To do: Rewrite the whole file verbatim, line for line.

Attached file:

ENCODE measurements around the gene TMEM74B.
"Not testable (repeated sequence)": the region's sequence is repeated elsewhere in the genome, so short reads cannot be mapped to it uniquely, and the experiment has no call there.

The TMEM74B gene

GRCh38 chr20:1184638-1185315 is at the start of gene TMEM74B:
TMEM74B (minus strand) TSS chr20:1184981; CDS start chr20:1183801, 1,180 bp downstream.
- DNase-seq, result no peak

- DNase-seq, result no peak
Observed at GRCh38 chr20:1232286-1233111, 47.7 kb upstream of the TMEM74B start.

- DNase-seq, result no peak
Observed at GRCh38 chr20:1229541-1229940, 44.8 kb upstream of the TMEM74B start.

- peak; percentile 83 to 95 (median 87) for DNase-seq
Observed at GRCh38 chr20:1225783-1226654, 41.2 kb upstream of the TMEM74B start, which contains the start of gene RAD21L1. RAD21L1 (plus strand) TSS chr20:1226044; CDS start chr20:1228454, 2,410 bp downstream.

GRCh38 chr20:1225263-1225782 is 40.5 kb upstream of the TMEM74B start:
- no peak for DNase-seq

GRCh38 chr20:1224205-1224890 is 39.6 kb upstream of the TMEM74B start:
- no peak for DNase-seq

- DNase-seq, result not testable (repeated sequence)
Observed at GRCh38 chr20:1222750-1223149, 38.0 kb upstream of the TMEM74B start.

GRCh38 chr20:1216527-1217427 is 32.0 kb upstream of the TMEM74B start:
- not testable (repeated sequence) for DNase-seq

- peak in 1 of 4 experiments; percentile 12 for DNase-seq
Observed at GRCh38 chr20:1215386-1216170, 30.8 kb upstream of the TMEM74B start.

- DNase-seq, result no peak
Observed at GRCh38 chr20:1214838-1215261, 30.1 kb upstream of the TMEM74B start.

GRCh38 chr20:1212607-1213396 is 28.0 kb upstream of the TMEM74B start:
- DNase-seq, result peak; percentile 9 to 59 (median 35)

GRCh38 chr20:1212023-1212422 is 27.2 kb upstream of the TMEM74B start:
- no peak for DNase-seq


ENCODE measurements around the gene TMEM74B.
"Not testable (repeated sequence)": the region's sequence is repeated elsewhere in the genome, so short reads cannot be mapped to it uniquely, and the experiment has no call there.

The TMEM74B gene

GRCh38 chr20:1184638-1185315 is at the start of gene TMEM74B:
TMEM74B (minus strand) TSS chr20:1184981; CDS start chr20:1183801, 1,180 bp downstream.
- DNase-seq, result no peak

- DNase-seq, result no peak
Observed at GRCh38 chr20:1232286-1233111, 47.7 kb upstream of the TMEM74B start.

- DNase-seq, result no peak
Observed at GRCh38 chr20:1229541-1229940, 44.8 kb upstream of the TMEM74B start.

- peak; percentile 83 to 95 (median 87) for DNase-seq
Observed at GRCh38 chr20:1225783-1226654, 41.2 kb upstream of the TMEM74B start, which contains the start of gene RAD21L1. RAD21L1 (plus strand) TSS chr20:1226044; CDS start chr20:1228454, 2,410 bp downstream.

GRCh38 chr20:1225263-1225782 is 40.5 kb upstream of the TMEM74B start:
- no peak for DNase-seq

GRCh38 chr20:1224205-1224890 is 39.6 kb upstream of the TMEM74B start:
- no peak for DNase-seq

- DNase-seq, result not testable (repeated sequence)
Observed at GRCh38 chr20:1222750-1223149, 38.0 kb upstream of the TMEM74B start.

GRCh38 chr20:1216527-1217427 is 32.0 kb upstream of the TMEM74B start:
- not testable (repeated sequence) for DNase-seq

- peak in 1 of 4 experiments; percentile 12 for DNase-seq
Observed at GRCh38 chr20:1215386-1216170, 30.8 kb upstream of the TMEM74B start.

- DNase-seq, result no peak
Observed at GRCh38 chr20:1214838-1215261, 30.1 kb upstream of the TMEM74B start.

GRCh38 chr20:1212607-1213396 is 28.0 kb upstream of the TMEM74B start:
- DNase-seq, result peak; percentile 9 to 59 (median 35)

GRCh38 chr20:1212023-1212422 is 27.2 kb upstream of the TMEM74B start:
- no peak for DNase-seq